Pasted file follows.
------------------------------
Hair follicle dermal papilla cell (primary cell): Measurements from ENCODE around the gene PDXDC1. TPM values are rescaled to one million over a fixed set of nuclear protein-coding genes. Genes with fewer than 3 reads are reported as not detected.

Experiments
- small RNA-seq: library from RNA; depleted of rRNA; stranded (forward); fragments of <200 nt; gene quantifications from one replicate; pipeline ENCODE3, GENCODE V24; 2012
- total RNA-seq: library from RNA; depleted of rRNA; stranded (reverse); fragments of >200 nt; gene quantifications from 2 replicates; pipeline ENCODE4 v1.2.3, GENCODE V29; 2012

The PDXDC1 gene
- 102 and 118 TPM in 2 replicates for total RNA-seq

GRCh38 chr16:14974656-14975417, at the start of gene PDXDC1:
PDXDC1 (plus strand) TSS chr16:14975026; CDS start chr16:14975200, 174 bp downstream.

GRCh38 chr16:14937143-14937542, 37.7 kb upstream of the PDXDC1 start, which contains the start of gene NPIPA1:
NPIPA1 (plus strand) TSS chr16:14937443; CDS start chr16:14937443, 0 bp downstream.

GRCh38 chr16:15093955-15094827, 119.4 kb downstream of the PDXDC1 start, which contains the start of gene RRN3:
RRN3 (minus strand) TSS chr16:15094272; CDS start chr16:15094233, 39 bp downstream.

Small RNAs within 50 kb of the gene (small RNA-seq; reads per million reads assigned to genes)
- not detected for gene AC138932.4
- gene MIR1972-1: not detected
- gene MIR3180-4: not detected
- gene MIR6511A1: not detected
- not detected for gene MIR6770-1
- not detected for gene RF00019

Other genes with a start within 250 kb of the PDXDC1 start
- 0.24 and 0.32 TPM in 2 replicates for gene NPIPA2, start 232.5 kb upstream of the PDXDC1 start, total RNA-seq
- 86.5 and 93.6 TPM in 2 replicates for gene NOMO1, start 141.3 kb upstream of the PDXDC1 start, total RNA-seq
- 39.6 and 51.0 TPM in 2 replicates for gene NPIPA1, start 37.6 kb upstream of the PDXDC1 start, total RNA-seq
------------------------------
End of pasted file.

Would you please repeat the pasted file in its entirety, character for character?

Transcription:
Hair follicle dermal papilla cell (primary cell): Measurements from ENCODE around the gene PDXDC1. TPM values are rescaled to one million over a fixed set of nuclear protein-coding genes. Genes with fewer than 3 reads are reported as not detected.

Experiments
- small RNA-seq: library from RNA; depleted of rRNA; stranded (forward); fragments of <200 nt; gene quantifications from one replicate; pipeline ENCODE3, GENCODE V24; 2012
- total RNA-seq: library from RNA; depleted of rRNA; stranded (reverse); fragments of >200 nt; gene quantifications from 2 replicates; pipeline ENCODE4 v1.2.3, GENCODE V29; 2012

The PDXDC1 gene
- 102 and 118 TPM in 2 replicates for total RNA-seq

GRCh38 chr16:14974656-14975417, at the start of gene PDXDC1:
PDXDC1 (plus strand) TSS chr16:14975026; CDS start chr16:14975200, 174 bp downstream.

GRCh38 chr16:14937143-14937542, 37.7 kb upstream of the PDXDC1 start, which contains the start of gene NPIPA1:
NPIPA1 (plus strand) TSS chr16:14937443; CDS start chr16:14937443, 0 bp downstream.

GRCh38 chr16:15093955-15094827, 119.4 kb downstream of the PDXDC1 start, which contains the start of gene RRN3:
RRN3 (minus strand) TSS chr16:15094272; CDS start chr16:15094233, 39 bp downstream.

Small RNAs within 50 kb of the gene (small RNA-seq; reads per million reads assigned to genes)
- not detected for gene AC138932.4
- gene MIR1972-1: not detected
- gene MIR3180-4: not detected
- gene MIR6511A1: not detected
- not detected for gene MIR6770-1
- not detected for gene RF00019

Other genes with a start within 250 kb of the PDXDC1 start
- 0.24 and 0.32 TPM in 2 replicates for gene NPIPA2, start 232.5 kb upstream of the PDXDC1 start, total RNA-seq
- 86.5 and 93.6 TPM in 2 replicates for gene NOMO1, start 141.3 kb upstream of the PDXDC1 start, total RNA-seq
- 39.6 and 51.0 TPM in 2 replicates for gene NPIPA1, start 37.6 kb upstream of the PDXDC1 start, total RNA-seq